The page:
The great joy of simple pleasures while on a cycle tour is starting to take form again. As I sat on the Southern edge of the Sahara desert, I ate a pomegranate and looked back at the kilometers we had just endured. Under the shade of the roadside cabana, I could hear the call to prayer at the village mosque of Abu Simbel. As I methodically nibbled the seeds from my glowing red fruit, I felt as though this food was my religion. Nothing could make it more of a spiritual experience than the trials and tribulations of 2 weeks on a 200 pound bicycle. The satisfaction of ones most basic needs, food and a place to sleep, are enough to send me into bouts of joy. The appreciation for these little things fills my being with life and admiration. I don’t know how to explain the feeling, for at some points it’s a catch-22. The ultimate goal isn’t to reach a destination or kilometer, it is to be mid-ride, with nothing but an open road in front of you. It’s to be flying at the most efficient way a human can go under his or her own power.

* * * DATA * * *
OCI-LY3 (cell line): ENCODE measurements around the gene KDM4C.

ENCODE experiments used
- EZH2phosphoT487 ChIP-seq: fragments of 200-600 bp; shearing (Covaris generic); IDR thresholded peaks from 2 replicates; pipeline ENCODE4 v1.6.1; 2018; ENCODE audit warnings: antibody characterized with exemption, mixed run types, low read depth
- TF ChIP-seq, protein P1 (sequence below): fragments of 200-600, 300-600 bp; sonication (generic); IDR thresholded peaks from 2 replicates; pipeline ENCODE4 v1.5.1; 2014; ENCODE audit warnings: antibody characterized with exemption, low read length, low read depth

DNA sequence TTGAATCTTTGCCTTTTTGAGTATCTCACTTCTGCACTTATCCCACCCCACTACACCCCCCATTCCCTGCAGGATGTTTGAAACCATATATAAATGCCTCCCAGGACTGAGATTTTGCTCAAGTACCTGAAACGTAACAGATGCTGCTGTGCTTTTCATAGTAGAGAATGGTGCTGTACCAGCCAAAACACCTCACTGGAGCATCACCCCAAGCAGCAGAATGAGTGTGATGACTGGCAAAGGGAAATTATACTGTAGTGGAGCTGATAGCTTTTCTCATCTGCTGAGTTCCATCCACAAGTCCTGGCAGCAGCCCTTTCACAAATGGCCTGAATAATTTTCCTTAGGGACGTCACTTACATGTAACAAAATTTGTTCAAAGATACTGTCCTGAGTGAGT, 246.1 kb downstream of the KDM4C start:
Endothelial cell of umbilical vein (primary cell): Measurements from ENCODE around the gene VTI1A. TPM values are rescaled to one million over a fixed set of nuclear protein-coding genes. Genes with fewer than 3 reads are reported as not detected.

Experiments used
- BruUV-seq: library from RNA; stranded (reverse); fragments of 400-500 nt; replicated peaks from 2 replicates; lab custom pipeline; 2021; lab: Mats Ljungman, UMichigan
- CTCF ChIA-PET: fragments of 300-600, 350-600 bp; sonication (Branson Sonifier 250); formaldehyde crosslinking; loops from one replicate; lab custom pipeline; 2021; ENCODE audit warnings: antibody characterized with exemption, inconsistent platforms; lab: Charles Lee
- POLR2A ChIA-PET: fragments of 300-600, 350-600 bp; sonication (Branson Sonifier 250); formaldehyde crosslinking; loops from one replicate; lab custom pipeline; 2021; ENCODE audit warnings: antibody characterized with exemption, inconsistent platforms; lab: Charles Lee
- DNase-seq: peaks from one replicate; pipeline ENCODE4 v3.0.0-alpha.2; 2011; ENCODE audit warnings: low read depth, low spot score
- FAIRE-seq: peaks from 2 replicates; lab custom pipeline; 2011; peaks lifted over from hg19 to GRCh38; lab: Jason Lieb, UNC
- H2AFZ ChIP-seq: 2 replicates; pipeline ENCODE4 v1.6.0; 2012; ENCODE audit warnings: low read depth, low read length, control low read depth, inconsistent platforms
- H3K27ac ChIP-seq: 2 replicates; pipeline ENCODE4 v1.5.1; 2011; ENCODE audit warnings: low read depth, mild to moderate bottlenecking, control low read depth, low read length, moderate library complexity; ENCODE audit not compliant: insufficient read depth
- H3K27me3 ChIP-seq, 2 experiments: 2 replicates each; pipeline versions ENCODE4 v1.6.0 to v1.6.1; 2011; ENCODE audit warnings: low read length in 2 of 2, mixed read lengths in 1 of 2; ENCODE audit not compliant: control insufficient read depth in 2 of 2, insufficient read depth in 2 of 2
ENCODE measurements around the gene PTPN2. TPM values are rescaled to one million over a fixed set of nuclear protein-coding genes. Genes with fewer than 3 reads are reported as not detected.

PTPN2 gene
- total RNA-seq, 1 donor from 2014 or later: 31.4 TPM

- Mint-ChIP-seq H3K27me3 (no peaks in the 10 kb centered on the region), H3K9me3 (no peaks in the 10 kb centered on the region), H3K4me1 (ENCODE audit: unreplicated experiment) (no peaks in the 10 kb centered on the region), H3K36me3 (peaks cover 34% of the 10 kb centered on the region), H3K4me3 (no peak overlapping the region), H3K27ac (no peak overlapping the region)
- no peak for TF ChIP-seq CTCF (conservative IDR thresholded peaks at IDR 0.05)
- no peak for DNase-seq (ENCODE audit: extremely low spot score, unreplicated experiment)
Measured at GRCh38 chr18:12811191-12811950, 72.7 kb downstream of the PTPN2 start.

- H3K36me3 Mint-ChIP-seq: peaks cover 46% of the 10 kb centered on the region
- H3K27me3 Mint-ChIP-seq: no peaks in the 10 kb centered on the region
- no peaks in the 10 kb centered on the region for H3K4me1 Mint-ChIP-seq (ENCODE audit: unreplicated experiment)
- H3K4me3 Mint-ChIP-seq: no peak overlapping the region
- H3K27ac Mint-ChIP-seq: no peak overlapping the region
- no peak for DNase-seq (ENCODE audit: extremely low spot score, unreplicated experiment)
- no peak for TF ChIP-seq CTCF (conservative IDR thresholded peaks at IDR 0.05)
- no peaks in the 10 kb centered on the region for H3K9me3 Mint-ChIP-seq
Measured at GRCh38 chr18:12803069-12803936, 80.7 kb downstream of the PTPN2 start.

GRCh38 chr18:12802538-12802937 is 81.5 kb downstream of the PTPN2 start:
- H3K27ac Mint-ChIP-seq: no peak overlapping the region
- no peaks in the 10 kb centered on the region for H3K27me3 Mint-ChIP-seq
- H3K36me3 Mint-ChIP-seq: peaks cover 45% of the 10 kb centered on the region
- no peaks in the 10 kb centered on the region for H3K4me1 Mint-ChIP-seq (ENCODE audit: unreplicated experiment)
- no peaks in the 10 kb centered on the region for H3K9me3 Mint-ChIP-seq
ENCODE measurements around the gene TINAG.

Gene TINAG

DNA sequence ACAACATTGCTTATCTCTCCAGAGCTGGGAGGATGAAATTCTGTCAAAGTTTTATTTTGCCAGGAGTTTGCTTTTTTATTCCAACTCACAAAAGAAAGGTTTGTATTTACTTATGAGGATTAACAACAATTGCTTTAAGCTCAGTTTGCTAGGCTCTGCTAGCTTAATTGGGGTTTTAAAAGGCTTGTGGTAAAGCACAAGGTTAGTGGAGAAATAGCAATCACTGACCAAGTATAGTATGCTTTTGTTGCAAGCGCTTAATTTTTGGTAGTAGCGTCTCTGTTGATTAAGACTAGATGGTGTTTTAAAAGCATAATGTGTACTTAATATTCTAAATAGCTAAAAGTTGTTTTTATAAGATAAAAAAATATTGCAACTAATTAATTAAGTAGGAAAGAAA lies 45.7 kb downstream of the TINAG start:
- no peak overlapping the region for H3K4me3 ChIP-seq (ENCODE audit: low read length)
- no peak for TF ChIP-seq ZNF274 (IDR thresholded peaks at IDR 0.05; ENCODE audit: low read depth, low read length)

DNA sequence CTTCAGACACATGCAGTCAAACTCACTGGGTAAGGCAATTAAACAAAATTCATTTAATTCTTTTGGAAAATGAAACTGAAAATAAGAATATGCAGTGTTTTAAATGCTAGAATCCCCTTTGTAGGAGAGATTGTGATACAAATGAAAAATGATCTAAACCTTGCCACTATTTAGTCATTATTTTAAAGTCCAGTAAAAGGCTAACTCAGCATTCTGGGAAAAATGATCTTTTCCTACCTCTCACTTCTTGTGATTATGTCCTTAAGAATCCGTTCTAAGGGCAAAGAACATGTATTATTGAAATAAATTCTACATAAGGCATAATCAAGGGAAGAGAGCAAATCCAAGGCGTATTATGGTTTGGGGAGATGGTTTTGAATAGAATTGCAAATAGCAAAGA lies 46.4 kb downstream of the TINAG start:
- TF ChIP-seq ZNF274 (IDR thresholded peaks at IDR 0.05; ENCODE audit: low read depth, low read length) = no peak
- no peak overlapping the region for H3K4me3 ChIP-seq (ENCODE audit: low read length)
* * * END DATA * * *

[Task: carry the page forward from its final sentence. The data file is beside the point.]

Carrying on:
The feeling doesn’t come from the places I ride to, but a release of something inside myself. A muse of sorts that plays a tune to the roars toon of the bicycle pedals. To keep it alive, I ride over each and every hill in the horizon.
When this ephemeral muse runs its course for the day, it leaves me feeling whole, proud and affirmed. Inundated with life, everything more is purely a blessing, whether it’s a cup of tea, submersion in water, fresh meal, or resting my head safely and securely. Thanks to the 1,000 kilometers that brought me this feeling and the many more with which to chase it!